Head from a statue of a queen
A black granite head from a life-size statue of an unidentified Ptolemaic queen. The lower face has been recut, with the nose area restored. The figure wears a wig with echeloned curls and a headband. On her forehead is the remains of a uraeus, which is now damaged. The back pillar support has been smoothed although it is void of any inscription. The remains of an unidentified sticker is present on the forehead. It was purchased by Wellcome in 1922 from the collection of the Reverend William MacGregor. Stylistically, the statue can been dated to the early Ptolemaic Period (Ashton 2001; Brophy 2015), and it is suggested that the queen depicted is either Berenice II or Arsinoe III.
Anonymous. 1996. The face of Egypt: Swansea Festival exhibition: 5 October 1996–5 January 1997. Swansea: Glynn Vivian Art Gallery. [Cat. 16, numbered W835] Ashton, Sally.-Ann (2001) Ptolemaic royal sculpture from Egypt: the interaction between Greek and Egyptian traditions. BAR International Series 923. Oxford: Archaeopress. Brophy, Elizabeth (2015) Royal statues in Egypt 300 BC–AD 220: context and function. Archaeopress Egyptology 10. Oxford: Archaeopress. Malek, Jaromir 1999. Topographical bibliography of ancient Egyptian hieroglyphic texts, statues, reliefs and paintings VIII: objects of provenance not known. Part 2: private statues (Dynasty XVIII to the Roman Period), statues of deities. Oxford: Griffith Institute, Ashmolean Museum. [p. 1012, nr. 801-809-195]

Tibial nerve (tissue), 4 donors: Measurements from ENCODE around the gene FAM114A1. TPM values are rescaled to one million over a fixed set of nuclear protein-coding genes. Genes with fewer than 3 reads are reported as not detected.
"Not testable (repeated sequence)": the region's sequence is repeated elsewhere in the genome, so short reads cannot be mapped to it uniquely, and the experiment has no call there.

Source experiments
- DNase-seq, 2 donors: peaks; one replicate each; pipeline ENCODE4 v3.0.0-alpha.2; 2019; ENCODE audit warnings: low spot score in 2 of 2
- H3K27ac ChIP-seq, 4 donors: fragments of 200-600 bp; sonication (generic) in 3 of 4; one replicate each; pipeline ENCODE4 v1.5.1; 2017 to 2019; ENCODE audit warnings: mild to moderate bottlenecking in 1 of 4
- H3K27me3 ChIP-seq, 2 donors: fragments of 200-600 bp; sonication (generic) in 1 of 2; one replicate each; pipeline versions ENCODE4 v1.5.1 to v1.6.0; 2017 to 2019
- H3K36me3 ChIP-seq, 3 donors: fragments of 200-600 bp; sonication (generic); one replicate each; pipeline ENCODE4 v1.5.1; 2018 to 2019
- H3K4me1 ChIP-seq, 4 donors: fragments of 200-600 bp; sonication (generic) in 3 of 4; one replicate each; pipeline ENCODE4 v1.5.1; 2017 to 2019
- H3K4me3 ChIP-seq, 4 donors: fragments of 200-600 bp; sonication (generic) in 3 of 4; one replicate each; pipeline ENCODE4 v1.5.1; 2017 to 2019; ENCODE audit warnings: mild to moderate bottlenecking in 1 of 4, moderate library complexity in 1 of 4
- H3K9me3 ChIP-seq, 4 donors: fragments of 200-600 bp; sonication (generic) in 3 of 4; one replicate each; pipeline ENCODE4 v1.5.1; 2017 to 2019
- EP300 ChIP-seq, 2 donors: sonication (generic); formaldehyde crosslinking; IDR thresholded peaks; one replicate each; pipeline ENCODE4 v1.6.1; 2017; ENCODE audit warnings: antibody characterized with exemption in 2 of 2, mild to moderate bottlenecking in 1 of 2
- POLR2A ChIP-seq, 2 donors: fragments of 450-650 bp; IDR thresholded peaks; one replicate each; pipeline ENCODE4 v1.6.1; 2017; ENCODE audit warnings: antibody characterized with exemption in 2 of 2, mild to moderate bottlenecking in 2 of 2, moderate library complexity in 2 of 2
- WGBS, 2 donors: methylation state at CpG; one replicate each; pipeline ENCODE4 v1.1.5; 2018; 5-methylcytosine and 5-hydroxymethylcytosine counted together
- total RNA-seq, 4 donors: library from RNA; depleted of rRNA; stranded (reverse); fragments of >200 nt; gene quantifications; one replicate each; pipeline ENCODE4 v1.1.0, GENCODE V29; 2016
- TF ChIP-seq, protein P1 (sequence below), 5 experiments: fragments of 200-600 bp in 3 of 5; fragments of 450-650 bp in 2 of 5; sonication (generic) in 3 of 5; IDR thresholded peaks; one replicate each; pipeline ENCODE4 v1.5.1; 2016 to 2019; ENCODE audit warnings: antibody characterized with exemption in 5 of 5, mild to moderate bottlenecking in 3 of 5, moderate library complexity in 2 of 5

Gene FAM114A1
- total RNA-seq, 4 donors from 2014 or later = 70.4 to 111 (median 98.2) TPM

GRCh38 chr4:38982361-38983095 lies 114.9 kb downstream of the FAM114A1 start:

- Other Identity
- W835 (number deleted) | 87/10
- Last modified: 03 Feb 2022